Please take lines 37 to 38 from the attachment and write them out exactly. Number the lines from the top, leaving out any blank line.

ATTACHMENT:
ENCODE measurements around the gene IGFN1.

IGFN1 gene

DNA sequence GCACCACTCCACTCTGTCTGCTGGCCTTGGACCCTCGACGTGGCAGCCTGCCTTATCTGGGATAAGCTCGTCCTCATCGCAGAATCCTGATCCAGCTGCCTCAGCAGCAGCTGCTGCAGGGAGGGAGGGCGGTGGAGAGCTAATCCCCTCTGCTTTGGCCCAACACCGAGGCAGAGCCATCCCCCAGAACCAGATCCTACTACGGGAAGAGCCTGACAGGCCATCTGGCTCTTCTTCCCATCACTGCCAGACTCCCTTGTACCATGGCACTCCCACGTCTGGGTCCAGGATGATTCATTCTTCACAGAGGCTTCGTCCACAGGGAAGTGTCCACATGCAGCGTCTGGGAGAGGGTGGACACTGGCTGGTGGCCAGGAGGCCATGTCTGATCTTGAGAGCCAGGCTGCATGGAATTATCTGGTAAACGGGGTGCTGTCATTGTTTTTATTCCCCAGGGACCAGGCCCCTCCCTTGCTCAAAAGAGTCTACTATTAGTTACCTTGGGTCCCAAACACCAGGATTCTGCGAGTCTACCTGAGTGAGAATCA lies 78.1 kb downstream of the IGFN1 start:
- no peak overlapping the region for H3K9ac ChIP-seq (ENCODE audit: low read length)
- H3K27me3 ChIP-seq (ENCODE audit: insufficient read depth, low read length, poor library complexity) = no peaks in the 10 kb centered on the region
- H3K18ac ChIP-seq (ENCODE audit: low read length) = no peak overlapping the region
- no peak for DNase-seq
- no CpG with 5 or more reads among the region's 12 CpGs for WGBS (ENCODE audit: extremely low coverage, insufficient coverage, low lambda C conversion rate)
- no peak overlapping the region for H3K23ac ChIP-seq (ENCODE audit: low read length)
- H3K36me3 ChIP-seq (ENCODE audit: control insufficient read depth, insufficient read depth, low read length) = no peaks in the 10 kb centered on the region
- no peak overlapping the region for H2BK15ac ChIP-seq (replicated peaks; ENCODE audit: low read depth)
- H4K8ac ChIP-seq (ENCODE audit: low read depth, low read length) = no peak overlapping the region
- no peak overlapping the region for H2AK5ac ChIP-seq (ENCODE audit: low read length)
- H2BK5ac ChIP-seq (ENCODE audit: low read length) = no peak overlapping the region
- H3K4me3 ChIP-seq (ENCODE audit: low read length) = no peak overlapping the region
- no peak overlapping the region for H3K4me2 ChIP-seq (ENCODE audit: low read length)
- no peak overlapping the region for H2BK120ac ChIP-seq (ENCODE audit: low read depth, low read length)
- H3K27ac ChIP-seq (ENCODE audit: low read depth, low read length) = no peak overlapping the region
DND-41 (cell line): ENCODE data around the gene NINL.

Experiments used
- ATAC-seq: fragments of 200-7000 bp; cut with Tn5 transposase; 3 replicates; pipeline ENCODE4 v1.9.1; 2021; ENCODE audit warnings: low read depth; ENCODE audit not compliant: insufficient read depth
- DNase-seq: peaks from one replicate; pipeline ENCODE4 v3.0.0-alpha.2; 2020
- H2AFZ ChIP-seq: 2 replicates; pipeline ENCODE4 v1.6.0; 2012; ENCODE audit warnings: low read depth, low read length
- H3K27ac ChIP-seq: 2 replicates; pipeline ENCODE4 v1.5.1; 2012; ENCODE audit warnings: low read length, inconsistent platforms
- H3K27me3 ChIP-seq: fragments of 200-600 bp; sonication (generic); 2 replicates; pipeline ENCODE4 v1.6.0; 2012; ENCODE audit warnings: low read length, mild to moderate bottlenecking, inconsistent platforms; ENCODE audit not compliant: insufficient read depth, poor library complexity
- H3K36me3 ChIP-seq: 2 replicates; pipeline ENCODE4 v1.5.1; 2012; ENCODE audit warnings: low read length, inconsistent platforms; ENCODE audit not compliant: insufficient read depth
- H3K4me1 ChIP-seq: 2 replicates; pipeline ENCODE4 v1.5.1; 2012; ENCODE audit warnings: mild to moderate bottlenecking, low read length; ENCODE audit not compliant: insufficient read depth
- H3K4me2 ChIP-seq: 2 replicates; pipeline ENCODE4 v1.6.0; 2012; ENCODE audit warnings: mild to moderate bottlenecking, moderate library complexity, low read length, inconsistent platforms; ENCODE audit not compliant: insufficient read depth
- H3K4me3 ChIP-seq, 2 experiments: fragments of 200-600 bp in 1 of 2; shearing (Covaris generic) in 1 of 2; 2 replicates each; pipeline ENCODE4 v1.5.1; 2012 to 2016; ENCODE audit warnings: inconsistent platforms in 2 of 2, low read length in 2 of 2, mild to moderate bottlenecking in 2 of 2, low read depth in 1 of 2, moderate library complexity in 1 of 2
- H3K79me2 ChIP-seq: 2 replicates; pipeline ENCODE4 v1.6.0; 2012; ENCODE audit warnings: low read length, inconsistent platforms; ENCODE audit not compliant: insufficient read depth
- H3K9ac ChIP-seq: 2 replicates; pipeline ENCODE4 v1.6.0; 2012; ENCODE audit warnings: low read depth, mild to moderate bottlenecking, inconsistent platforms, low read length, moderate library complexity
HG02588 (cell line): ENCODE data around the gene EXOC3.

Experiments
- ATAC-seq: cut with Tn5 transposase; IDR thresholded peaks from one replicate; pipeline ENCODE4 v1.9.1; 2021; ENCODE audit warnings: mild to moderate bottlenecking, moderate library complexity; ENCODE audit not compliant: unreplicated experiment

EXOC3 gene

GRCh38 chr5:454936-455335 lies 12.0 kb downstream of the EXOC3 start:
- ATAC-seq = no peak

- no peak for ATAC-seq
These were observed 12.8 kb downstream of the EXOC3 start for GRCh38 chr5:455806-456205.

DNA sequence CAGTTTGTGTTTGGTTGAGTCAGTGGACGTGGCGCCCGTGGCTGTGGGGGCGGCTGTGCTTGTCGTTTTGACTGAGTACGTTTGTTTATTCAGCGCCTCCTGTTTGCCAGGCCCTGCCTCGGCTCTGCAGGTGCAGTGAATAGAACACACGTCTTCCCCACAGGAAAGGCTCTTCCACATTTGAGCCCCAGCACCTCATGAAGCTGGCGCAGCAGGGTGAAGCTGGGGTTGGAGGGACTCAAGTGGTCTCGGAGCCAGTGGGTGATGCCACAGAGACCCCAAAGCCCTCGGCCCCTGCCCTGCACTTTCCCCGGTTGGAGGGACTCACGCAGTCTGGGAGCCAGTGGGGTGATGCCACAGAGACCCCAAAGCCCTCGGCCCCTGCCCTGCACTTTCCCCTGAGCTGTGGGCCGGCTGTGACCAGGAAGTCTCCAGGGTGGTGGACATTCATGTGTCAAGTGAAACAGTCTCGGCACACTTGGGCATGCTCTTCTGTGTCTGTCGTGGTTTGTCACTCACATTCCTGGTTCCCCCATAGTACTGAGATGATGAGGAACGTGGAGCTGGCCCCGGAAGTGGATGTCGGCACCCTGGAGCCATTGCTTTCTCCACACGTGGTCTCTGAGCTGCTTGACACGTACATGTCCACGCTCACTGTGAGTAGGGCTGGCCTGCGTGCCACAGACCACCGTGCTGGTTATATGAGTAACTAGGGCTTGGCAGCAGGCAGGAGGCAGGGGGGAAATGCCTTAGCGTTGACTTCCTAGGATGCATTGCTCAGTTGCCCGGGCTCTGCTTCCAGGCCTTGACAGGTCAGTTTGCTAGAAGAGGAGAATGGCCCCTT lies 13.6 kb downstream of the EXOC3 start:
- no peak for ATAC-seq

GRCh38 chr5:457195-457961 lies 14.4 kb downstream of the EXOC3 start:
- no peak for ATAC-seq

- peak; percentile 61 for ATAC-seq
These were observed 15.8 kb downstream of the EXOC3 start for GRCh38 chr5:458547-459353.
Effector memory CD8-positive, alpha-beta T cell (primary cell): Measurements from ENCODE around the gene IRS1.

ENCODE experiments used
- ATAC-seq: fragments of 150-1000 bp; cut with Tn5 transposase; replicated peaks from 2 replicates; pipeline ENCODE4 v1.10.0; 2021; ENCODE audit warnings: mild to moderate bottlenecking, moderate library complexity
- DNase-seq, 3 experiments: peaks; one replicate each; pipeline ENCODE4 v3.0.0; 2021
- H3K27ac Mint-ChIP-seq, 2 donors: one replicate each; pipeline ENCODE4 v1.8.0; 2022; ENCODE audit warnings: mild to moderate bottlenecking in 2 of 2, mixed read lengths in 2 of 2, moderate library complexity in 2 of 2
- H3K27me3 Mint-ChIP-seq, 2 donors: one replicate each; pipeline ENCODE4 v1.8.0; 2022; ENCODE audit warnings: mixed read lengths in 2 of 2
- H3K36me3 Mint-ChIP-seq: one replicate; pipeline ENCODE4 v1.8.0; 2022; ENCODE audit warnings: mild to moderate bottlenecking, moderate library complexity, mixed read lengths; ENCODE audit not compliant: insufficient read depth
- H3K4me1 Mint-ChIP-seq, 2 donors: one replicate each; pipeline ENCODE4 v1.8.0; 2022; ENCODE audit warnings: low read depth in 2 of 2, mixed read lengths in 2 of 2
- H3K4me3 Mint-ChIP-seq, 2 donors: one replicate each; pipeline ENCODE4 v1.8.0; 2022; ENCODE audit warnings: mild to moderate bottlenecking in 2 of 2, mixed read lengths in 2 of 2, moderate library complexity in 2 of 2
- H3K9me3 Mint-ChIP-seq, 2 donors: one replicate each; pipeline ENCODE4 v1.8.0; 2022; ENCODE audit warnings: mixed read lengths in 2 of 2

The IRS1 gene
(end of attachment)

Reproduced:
- ATAC-seq = no peak

- no peak for ATAC-seq